Boston, MA -- (SBWIRE) -- 07/14/2012 -- The Costa Rica tourism report examines the significant long-term potential currently being offered by the local tourism industry, but flags concerns about the proliferation of drug-trafficking throughout Central America posing a challenge to Costa Rican authorities and potentially deterring tourism to the region. That said, the report also analyses the growth strategies being employed by the country to continue to attract arrivals, including airport and port expansions, as well as continued efforts to remain an ecotourism destination.
Costa Rica receives the majority of its tourist arrivals from the Americas, with the top three source markets for visitors to the country being the US, Nicaragua and Canada. Tourism arrivals, after increasing from 1.72mn in 2006 to 2.15mn in 2008, dipped to 1.93mn in 2009. The numbers picked up in 2010 and 2011, and are forecast to reach 2.48mn in 2012 before growing at an average rate of 7% until the end of our forecast period to 2016.
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Health tourism brings visitors to the country and it is an area where Costa Rica can continue to develop its infrastructure to tap further into a growing market. Already known as a destination for medical tourists, Costa Rica is competing with newer destinations such as Puerto Rico for the millions of Americans, and people from other countries, who travel abroad for medical care. In 2011, medical tourism generated an estimated US$100mn in revenue, according to the Council for International Promotion of Costa Rica Medicine (PROMED).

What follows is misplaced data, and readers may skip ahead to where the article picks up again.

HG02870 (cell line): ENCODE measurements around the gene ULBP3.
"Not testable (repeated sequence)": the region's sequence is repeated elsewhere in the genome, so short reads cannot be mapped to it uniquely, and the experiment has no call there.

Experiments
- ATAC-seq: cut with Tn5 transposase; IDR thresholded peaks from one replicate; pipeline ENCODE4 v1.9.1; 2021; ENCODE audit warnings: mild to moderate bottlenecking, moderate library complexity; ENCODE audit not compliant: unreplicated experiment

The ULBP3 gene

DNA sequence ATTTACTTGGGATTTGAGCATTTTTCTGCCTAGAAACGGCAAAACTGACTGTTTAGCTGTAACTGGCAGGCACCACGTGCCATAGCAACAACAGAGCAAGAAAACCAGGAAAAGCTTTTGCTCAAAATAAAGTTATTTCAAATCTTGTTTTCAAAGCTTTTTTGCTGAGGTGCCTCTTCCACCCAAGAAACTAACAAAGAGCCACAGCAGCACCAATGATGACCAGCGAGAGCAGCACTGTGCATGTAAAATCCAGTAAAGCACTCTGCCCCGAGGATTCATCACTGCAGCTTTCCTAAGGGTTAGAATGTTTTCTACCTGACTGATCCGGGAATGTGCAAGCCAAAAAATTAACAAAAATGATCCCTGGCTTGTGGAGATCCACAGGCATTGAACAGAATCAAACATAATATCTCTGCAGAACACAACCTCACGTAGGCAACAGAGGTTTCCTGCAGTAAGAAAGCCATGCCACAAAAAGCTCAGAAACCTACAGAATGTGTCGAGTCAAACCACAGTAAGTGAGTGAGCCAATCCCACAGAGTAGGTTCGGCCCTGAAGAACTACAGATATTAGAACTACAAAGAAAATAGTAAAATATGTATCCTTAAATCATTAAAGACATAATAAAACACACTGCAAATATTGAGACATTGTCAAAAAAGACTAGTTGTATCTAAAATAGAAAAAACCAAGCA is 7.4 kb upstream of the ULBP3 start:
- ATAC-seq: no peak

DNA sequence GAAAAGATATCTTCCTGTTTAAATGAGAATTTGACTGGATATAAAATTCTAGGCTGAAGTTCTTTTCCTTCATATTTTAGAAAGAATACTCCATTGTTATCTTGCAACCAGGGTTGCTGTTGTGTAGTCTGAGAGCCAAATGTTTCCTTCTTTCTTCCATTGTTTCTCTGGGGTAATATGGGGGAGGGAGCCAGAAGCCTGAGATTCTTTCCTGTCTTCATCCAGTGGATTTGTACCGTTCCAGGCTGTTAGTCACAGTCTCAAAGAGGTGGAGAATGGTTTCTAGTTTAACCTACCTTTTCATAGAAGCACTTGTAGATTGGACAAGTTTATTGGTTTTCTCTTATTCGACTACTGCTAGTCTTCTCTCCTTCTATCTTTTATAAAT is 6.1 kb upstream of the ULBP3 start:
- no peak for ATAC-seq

In the same vein as health tourism, Costa Rica is making retirement communities a priority to keep visitor numbers up. The country is targeting North American pensioners and is doing away with the red tape of residence permits, especially for those in good health. Tax exemptions on real estate and vehicles are also being offered.
Another tourism draw for Costa Rica is spa and wellbeing vacations. The country has been recognised by TripAdvisor users as one of the best places in Central and South America to enjoy spa getaways. Some areas that wellbeing tourists are visiting are the hot springs near the Arenal Volcano, the beaches of the Nicoya Peninsula (mainly for its yoga retreats) and the back-to-nature settings of the Central Valley region.
The planned regeneration of the province of Limon, on the less frequently visited Caribbean coast, has the potential to put upward pressure on inbound tourism numbers. Puerto Limon was once the town of the United Fruit Company (the predecessor of Chiquita Brands International) and the province has two national parks. The parks have the potential to be a large tourism. In our view, developing tourism infrastructure in the region is likely to unlock great potential.
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